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[Tibert or Tybalt is the name of the Prince of Cats in the popular medieval beast fable, Reynard the Fox.]
Trying to stop the fight between the servants of Capulet and Montague, Benvolio draws his sword to beat down the servants' swords, but Benvolio has scarcely gotten his sword out of its scabbard before Tybalt shows up and calls out, "What, art thou drawn among these heartless hinds? / Turn thee, Benvolio, look upon thy death" (1.1.66-67). "Heartless hinds" are cowardly servants, and Tybalt thinks that Benvolio should be ashamed to draw his sword among such lowly creatures. Benvolio asks Tybalt to help him keep the peace, but Tybalt answers, "What, drawn, and talk of peace! I hate the word, / As I hate hell, all Montagues, and thee: / Have at thee, coward!" (1.1.70-72). "Have at thee" is what you say as you attack, and Tybalt attacks Benvolio.
Later in the scene, as he is discussing the brawl with Montague, Benvolio disdainfully describes Tybalt. He says that Tybalt came on to the scene with his sword out, "Which, as he breathed defiance to my ears, / He swung about his head and cut the winds, / Who nothing hurt withal hiss'd him in scorn" (1.1.110-112). In other words, Tybalt swung his sword around so fast that it made a hissing sound, but the only thing he cut was the air, which wasn't hurt and made the hissing sound to disrespect Tybalt. [Scene Summary]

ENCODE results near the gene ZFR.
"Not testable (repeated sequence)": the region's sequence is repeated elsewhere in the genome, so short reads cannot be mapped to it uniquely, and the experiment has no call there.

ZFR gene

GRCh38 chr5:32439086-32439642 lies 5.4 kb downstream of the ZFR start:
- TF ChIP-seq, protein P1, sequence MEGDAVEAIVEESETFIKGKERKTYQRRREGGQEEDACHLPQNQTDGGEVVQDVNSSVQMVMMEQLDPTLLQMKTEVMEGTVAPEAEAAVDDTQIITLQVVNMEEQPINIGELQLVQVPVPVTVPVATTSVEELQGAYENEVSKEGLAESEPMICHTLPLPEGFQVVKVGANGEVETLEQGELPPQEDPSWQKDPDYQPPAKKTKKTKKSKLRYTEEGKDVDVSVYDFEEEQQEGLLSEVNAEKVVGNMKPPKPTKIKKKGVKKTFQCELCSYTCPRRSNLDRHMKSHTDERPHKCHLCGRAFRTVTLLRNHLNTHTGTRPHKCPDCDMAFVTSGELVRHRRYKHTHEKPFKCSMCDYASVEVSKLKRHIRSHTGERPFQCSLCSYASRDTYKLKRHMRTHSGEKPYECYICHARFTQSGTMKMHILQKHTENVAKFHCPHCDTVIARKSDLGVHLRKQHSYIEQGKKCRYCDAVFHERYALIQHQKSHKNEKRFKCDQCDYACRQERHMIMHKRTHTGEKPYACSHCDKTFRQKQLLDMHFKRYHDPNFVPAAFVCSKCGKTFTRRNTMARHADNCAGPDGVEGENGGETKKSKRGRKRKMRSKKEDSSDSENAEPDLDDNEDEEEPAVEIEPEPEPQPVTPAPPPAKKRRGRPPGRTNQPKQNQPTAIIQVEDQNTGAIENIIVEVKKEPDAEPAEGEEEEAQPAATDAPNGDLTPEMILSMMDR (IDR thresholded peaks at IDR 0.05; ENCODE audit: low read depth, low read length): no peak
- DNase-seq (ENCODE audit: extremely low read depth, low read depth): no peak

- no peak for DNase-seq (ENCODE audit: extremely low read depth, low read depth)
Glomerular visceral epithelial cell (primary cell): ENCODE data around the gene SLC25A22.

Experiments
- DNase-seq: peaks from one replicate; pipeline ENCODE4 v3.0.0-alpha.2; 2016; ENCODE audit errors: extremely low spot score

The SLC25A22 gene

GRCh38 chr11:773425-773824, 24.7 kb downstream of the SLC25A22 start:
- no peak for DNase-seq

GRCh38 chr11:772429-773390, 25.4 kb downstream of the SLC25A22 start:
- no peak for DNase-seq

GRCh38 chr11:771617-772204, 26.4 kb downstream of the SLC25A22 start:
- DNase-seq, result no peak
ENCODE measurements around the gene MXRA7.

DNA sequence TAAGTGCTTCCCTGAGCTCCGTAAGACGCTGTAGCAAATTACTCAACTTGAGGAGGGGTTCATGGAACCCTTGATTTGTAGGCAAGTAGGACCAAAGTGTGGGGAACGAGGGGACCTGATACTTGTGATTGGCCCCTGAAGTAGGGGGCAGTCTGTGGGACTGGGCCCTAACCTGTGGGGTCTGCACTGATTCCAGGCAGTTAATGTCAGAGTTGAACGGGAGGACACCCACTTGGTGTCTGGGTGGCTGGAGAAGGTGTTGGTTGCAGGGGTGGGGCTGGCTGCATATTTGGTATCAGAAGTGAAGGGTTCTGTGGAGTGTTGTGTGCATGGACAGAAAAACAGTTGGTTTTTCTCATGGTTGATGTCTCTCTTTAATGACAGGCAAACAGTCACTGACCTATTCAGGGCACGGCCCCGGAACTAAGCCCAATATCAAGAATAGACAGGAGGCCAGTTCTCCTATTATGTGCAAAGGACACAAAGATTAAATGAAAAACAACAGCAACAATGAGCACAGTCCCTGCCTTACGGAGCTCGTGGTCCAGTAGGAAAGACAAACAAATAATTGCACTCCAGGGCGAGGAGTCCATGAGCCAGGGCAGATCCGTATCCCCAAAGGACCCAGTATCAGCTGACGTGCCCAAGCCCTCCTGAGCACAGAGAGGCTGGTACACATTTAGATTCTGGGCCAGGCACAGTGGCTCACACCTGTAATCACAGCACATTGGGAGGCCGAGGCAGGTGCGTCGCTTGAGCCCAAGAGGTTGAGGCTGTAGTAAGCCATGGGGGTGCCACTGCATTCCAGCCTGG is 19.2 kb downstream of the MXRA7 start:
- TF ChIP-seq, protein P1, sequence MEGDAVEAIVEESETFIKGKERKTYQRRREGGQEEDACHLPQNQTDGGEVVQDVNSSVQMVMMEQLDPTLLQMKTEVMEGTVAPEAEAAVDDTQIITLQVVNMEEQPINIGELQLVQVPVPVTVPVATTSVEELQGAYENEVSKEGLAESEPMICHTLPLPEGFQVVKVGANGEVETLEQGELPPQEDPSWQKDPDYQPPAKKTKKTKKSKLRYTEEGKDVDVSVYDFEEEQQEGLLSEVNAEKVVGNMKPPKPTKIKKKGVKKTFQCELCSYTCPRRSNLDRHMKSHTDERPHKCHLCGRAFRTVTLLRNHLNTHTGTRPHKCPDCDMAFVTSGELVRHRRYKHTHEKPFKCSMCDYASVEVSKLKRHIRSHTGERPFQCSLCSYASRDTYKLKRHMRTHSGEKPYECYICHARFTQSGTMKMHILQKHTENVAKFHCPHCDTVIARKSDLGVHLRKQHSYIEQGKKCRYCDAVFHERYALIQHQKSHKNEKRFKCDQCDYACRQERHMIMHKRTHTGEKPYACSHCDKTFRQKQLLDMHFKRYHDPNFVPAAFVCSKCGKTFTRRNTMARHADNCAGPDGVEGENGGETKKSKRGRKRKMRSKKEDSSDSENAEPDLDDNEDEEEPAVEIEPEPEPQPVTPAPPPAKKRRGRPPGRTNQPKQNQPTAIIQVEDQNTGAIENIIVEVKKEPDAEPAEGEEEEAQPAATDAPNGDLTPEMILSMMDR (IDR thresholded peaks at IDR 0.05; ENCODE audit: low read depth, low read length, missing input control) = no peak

Tybalt is among those following Capulet when Capulet greets the "maskers" (Romeo and his friends) at Capulet's feast. When Romeo exclaims on the beauty of Juliet, Tybalt overhears him (though it doesn't seem that he knows that Romeo is talking about his cousin Juliet). Tybalt says,
This, by his voice, should be a Montague.The speech shows us Tybalt's arrogance. As soon as he identifies a Montague he sends his "boy" for his sword and justifies his intended murder by the "honor of my kin." However, Tybalt quickly meets his match. Capulet sees that he is upset, tries to talk him out of it, and then sarcastically calls him "boy" and tells him to shut up. As Tybalt leaves the party he vows that Romeo will pay. [Scene Summary]
The morning after Capulet's party, Benvolio and Mercutio are looking for Romeo when Benvolio mentions that Tybalt has sent a letter to Romeo at his father's house. Mercutio is sure it must be a challenge, and Benvolio is sure that "Romeo will answer it" (2.4.9). Benvolio means that Romeo will answer the challenge and fight Tybalt, but Mercutio asks whether anyone as love-sick as Romeo is "a man to encounter Tybalt?" (2.4.14-17). Benvolio asks "Why, what is Tybalt?"(2.4.18), which is not the same as asking "Who is Tybalt"? Benvolio knows very well who Tybalt is, and is asking if he's really such hot stuff. Mercutio's answer is deliciously sarcastic:
More than prince of cats, I can tell you. O, he isAccording to Mercutio, Tybalt has been to a fencing school ("house") with a big reputation, and it shows. He is a skilled duellist, but not natural or spontaneous; instead, he fights as a person sings from sheet-music ("prick-song"), following all the rules about proper timing and distance until puts his sword in exactly the right place and kills you. Not only can he hit a target as small as a button, he knows all the rules about "the first and second cause," which supposedly give him the right to be insulted and demand satisfaction. Then, when he fights, he shows off all his cool moves, the passado (forward thrust), the punto reverso (backhand thrust), and an old one with a new name, the hay (killing thrust). Mercutio goes on to curse Tybalt and everyone like him, all the wannabes who follow the latest fashion in fighting, and all who encourage the wannabes. [Scene Summary]